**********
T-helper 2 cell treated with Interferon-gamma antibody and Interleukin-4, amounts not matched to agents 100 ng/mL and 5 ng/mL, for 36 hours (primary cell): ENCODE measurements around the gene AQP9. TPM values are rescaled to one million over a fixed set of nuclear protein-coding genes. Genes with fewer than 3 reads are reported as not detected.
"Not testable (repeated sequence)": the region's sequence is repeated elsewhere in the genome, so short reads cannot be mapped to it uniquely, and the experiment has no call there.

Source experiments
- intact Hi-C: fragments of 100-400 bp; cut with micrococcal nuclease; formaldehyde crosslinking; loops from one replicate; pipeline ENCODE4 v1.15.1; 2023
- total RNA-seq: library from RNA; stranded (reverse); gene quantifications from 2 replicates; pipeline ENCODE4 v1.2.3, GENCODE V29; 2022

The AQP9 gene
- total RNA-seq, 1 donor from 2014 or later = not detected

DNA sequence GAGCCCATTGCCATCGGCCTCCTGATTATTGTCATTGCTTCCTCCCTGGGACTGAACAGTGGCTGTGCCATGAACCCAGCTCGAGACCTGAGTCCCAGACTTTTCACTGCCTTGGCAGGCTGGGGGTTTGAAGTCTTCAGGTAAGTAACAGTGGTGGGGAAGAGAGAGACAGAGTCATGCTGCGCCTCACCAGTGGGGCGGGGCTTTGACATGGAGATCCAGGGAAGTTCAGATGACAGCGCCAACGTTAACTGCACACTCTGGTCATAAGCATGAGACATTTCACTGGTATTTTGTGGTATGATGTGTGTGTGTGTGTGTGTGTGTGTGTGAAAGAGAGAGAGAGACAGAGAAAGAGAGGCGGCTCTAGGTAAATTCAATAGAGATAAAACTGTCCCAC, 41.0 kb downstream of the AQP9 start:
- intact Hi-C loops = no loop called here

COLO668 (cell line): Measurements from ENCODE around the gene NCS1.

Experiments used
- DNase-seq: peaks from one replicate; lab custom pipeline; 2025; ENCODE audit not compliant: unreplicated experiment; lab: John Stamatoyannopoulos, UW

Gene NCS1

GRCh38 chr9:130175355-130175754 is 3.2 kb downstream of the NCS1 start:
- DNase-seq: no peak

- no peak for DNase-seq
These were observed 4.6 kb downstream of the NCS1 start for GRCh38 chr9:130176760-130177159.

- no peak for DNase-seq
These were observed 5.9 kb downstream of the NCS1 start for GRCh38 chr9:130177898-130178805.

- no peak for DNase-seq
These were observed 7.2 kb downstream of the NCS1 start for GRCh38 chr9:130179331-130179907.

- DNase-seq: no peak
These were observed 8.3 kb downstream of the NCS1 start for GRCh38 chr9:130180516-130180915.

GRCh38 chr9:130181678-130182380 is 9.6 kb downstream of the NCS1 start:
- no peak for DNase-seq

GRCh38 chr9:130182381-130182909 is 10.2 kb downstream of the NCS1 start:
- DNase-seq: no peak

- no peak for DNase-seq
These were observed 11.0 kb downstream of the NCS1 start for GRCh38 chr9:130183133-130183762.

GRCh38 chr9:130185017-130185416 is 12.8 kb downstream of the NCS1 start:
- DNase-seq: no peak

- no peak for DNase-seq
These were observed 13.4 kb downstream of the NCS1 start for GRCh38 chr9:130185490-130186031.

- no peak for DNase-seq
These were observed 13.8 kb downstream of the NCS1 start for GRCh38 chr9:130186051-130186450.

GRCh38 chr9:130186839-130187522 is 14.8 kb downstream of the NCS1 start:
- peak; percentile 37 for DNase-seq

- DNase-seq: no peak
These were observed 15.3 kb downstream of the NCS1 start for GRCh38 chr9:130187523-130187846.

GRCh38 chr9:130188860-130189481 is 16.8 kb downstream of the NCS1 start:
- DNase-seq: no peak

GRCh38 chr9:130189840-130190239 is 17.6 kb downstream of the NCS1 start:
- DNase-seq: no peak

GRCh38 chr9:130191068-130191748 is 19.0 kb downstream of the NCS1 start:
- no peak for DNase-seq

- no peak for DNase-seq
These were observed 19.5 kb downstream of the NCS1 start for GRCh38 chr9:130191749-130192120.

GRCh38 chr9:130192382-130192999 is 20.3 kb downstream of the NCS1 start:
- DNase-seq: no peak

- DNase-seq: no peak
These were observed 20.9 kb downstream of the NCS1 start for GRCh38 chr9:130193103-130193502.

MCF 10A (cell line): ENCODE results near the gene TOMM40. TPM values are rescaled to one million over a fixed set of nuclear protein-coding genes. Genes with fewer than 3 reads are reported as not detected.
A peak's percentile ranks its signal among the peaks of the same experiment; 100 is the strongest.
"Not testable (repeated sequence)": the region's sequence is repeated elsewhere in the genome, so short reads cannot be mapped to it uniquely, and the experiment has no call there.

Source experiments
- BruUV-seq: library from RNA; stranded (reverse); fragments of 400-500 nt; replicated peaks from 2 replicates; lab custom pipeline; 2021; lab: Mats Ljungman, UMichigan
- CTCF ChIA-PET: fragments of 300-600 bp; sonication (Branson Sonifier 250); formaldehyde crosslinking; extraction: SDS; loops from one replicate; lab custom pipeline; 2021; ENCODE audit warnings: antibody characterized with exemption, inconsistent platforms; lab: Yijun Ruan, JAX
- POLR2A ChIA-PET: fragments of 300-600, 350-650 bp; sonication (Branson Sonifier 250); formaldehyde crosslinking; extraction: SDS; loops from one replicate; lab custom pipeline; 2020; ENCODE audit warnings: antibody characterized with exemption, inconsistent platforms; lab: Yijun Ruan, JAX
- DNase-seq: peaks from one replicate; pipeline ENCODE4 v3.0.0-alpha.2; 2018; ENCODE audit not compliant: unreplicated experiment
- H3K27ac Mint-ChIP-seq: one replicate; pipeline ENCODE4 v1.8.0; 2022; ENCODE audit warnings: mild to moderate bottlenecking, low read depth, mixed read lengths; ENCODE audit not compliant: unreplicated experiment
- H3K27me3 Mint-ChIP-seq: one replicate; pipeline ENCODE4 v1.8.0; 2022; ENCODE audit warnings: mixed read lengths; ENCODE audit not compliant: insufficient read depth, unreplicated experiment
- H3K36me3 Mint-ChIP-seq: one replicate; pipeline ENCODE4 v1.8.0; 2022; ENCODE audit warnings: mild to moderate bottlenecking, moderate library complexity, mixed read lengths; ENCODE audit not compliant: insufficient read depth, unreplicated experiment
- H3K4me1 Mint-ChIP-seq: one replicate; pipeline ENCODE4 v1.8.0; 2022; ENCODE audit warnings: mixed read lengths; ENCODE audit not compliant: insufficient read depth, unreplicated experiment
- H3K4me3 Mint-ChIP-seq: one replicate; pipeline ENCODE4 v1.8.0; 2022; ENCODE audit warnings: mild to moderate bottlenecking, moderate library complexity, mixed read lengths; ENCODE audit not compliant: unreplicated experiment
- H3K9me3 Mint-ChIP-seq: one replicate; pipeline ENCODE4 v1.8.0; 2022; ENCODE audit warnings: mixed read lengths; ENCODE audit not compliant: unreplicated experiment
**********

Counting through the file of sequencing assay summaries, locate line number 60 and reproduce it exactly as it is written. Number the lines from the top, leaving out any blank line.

- H3K27ac Mint-ChIP-seq: one replicate; pipeline ENCODE4 v1.8.0; 2022; ENCODE audit warnings: mild to moderate bottlenecking, low read depth, mixed read lengths; ENCODE audit not compliant: unreplicated experiment